top of page
  • Davide

NOMOREGAS is live


nomoregas unagru architecture urbanism ecological sustainability

For some time, we asked ourselves about our role in society as architects and educators. We decided that our mission should be to expand the agency of ecological thinking and design. We would do so by becoming better professionals, producing knowledge through our work and research, and becoming activists. The question of the agency of architects and ecological designers had partially sprung from the news of war in Europe and a frustrating feeling of impotence. Putting pen to paper to express this frustration was fruitful: it helped us decide to research the energy crisis and the war from an ecological designer’s perspective.


#nomoregas is at the crux of research and activism.


Why gas boilers? We knew that gas boilers are friends of several invasive regimes; then we discovered that they are also the next biggest obstacle to achieving net zero (combined, they are by far the biggest CO2 emitters in the UK) and among the worst sources of urban pollution. The difficulty of getting rid of gas boilers is the lack of viable alternatives. Heat pumps, albeit a magnificent work of engineering and a crucial piece of the net zero strategies, do not work for millions of flats and small houses or people with fewer means.


#nomoregas is born from our overlapping environmental and social justice passions.


We decided to investigate all the alternatives to gas boilers for heating and hot water, both in the case of properties needing refurbishment (generally easier) and when only the boiler needed replacing. We investigated, interviewed, and sometimes tested several products. We then connected products, or combinations of products, with their best application. Finally, we built an easy-to-use selector so that homeowners and designers can quickly identify the right solution for them or their project: whether it’s a flat or a house, 50 or 100 square metres and so on. Although not all are perfect, and some are expensive, we succeeded in identifying feasible solutions for every case.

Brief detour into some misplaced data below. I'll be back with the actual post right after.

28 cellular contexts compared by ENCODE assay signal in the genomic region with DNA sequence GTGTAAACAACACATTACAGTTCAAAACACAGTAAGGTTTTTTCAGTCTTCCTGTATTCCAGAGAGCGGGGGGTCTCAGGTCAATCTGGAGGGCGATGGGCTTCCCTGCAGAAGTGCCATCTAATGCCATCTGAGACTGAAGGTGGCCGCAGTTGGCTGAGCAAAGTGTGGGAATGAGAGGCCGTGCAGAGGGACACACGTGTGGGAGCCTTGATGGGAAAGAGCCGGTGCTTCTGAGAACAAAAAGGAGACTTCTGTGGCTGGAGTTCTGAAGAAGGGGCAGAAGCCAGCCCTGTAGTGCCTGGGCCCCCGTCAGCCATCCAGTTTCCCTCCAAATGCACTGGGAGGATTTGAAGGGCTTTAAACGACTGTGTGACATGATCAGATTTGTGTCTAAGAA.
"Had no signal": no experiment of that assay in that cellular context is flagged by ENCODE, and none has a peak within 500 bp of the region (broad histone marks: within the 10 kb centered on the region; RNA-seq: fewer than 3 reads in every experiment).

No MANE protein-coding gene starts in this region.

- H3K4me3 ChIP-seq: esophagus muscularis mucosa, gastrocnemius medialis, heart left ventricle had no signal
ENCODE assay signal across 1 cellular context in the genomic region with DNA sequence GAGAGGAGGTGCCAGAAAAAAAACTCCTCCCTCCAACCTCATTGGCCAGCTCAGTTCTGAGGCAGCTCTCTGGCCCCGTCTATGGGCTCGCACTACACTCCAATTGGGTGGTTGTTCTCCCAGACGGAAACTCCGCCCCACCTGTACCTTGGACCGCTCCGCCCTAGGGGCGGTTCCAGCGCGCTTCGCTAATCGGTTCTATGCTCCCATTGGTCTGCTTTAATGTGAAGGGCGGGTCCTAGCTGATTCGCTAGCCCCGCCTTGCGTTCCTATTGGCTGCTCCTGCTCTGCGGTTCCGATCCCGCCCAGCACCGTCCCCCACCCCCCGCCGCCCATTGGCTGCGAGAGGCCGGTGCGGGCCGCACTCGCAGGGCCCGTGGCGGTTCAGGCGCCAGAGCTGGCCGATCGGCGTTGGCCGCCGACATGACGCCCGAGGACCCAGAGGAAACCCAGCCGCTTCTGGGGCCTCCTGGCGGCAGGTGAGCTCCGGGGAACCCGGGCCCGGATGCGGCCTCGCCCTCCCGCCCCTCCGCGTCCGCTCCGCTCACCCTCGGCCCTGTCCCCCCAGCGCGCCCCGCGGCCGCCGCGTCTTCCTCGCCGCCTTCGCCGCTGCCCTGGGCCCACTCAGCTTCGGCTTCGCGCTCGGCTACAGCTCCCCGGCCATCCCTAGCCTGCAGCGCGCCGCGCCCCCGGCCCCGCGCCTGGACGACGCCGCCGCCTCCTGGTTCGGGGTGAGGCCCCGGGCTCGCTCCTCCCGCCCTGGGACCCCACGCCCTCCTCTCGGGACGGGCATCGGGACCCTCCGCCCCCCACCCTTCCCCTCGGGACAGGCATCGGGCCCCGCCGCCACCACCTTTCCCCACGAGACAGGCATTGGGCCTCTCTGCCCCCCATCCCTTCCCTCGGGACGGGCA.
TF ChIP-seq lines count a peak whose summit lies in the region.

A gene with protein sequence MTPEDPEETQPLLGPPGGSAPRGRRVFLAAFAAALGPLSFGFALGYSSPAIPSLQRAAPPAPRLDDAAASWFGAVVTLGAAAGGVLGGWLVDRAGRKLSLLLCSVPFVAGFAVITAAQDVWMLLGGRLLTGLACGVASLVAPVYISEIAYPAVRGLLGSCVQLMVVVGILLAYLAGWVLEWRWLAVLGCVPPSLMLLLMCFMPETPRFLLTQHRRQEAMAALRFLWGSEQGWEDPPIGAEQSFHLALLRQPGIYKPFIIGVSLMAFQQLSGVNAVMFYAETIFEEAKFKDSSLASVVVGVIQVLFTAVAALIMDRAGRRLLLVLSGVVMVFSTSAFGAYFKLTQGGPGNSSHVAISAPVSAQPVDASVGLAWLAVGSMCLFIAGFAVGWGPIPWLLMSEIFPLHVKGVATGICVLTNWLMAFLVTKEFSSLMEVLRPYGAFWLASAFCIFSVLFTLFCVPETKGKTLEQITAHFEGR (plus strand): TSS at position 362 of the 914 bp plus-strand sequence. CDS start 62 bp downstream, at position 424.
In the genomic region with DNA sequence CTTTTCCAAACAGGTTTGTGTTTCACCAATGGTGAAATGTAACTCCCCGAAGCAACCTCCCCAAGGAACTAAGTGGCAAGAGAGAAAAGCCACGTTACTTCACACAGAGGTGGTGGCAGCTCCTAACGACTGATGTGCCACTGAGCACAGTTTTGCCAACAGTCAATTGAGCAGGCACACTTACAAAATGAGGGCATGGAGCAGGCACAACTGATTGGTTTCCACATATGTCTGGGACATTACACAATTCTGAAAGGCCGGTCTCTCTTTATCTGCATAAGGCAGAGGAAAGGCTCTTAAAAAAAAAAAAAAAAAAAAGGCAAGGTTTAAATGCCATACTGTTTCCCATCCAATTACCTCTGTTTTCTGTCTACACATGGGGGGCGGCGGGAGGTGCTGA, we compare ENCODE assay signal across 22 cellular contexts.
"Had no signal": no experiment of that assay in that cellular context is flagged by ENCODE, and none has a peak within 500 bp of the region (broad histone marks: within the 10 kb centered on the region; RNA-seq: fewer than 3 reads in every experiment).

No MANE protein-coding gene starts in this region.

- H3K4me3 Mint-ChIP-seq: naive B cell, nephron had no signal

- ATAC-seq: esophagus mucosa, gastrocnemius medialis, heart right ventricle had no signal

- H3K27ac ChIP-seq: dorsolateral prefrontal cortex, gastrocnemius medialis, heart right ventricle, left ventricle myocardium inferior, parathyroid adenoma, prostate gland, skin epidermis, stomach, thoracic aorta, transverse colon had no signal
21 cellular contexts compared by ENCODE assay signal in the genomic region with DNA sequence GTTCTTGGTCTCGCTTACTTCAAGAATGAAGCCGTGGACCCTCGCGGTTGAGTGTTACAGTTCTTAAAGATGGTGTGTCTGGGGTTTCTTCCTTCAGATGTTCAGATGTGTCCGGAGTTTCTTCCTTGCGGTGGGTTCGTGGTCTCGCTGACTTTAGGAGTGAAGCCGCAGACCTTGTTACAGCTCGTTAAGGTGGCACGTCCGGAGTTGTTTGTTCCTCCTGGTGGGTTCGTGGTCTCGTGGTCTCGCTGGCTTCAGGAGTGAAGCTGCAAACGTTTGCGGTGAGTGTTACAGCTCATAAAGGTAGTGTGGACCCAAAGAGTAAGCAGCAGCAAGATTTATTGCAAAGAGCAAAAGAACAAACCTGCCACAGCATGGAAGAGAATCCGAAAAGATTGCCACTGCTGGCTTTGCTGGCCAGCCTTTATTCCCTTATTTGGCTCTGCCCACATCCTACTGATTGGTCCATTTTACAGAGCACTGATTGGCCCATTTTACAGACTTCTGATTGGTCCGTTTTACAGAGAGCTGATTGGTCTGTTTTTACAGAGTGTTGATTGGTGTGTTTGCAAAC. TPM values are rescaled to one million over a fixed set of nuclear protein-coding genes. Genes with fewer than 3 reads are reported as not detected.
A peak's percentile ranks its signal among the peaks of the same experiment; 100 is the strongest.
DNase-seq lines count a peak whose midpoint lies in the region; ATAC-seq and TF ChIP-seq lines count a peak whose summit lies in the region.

#nomoregas is an information platform for people and designers who wish to find alternatives to gas boilers and a guide to the future electrified society.


We now want to work with institutions and thought leaders in the design and energy sectors to expand the website’s visibility and impact; by involving the right people, we hope to bring this particular topic to the centre of the energy transition conversation.

- City authorities may be interested in the impact on air quality and may want to help bring this topic to the attention of the central and regional governments.

- Policy-makers could recognise the opportunity of helping growing innovative companies that are tackling the energy transition’s most difficult problems.

- Designers and designer bodies can celebrate the expansion of our profession’s agency and foster the development of the website as a tool for design by providing feedback, advice, exposure and funding.

- Researchers can collaborate with and use the platform to inform more people and affect the public debate.



#nomoregas competition, call for papers, and exhibition


Our main goal is to slow climate change and reduce the use of gas, but as an architecture practice, we can’t refrain from imagining the impact of the electrified home on the physical world. In the future we want to launch a call for papers and a design competition to discuss the future of the electric city and the electric home.


- What will the heat batteries of the future look like?

- What are we going to do with all those useless flues? How will we fill millions of holes into the building fabrics where flues used to be?

- What is it like to be traversed by infrared light?

- Heat battery architectural integrations:

o The pediment

o The pad foundation

o The front pilaster

o ….

- Small changes to homes that will affect our everyday lives and urban landscapes.


Stay tuned for more.


nomoregas unagru architecture urbanism ecological sustainability

(Above, 1925 Figini e Pollini La casa elettrica. Below, 1956, Smithsons’ Home of the Future)

Comments


bottom of page